I had to tell him the unfortunate truth: those books aren't enough. Academic books prepare you for fancy research, and they will probably make you a better software engineer, but they're not sufficient for inter they views. Why? I'll give you a hint: Your interviewers haven't seen red-black trees since were in school either. To crack the coding interview, you need to prepare with real interview questions. You must practice on real problems and learn their patterns. It's about developing a fresh algorithm, not memorizing existing problems. Cracking the Coding Interview is the result of my first-hand experience interviewing at top companies and later coaching candidates through these interviews. It is the result of hundreds of conversations with candidates. It is the result of the thousands of questions contributed by candidates and interviewers. And it's the result of seeing so many interview questions from so many firms. Enclosed in this book are 189 of the best interview questions, selected from thousands of potential problems. My Approach Cracking the Coding Interview
The focus of is algorithm, coding, and design questions. Why? Because
while you can and will be asked behavioral questions, the answers will be as varied as your resume. Like wise, while many firms will ask so-called "trivia" questions (e.g., "What is a virtual function?"), the skills developed through practicing these questions are limited to very specific bits of knowledge. The book will briefly touch on some of these questions to show you what they're like, but I have chosen to allocate space to areas where there's more to learn.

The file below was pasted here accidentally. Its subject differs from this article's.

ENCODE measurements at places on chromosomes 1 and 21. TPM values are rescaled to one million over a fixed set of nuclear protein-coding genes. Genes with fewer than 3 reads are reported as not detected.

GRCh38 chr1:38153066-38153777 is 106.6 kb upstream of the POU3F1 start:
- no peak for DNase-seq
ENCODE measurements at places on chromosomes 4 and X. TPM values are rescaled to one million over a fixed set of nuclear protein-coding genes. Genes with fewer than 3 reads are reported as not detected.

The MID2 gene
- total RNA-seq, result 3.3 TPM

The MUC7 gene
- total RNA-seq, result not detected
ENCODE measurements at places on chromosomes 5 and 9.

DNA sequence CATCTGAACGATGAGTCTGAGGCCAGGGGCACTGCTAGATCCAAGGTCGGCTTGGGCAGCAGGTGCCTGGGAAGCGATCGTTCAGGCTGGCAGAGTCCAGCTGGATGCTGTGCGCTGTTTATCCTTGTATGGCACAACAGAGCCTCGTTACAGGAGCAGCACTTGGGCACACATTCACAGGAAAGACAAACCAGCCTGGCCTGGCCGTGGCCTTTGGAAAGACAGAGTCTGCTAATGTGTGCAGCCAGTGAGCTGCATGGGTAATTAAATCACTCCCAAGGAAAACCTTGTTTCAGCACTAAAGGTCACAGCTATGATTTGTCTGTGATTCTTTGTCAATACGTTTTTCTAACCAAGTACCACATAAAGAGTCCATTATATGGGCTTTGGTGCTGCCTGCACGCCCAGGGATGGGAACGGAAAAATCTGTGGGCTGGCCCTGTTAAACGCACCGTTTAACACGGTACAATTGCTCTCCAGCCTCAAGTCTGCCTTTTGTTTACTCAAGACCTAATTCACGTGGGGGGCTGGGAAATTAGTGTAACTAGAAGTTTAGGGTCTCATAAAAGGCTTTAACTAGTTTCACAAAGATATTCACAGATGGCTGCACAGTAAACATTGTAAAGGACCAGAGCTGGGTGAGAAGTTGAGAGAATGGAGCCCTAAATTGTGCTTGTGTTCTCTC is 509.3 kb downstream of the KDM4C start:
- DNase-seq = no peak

My Passion
Teaching is my passion. I love helping people understand new concepts and giving them tools to help them excel in their passions.
My first official experience teaching was in college at the University of Pennsylvania, when I became a
teaching assistant for an undergraduate computer science course during my second year. I went on to TA for several other courses, and I eventually launched my own computer science course there, focused on hands-on skills.
As an engineer at Google, training and mentoring new engineers were some of the things I enjoyed most. I even used my "20% time"to teach two computer science courses at the University of Washington. Now, years later, I continue to teach computer science concepts, but this time with the goal of preparing engineers at startups for their acquisition interviews. I've seen their mistakes and struggles, and I've developed techniques and strategies to help them combat those very issues.
Cracking the Coding Interview, Cracking the PM Interview, Cracking the Tech Career, and CareerCup
reflect my passion for teaching. Even now, you can often find me "hanging out" at CareerCup.com, helping users who stop by for assistance.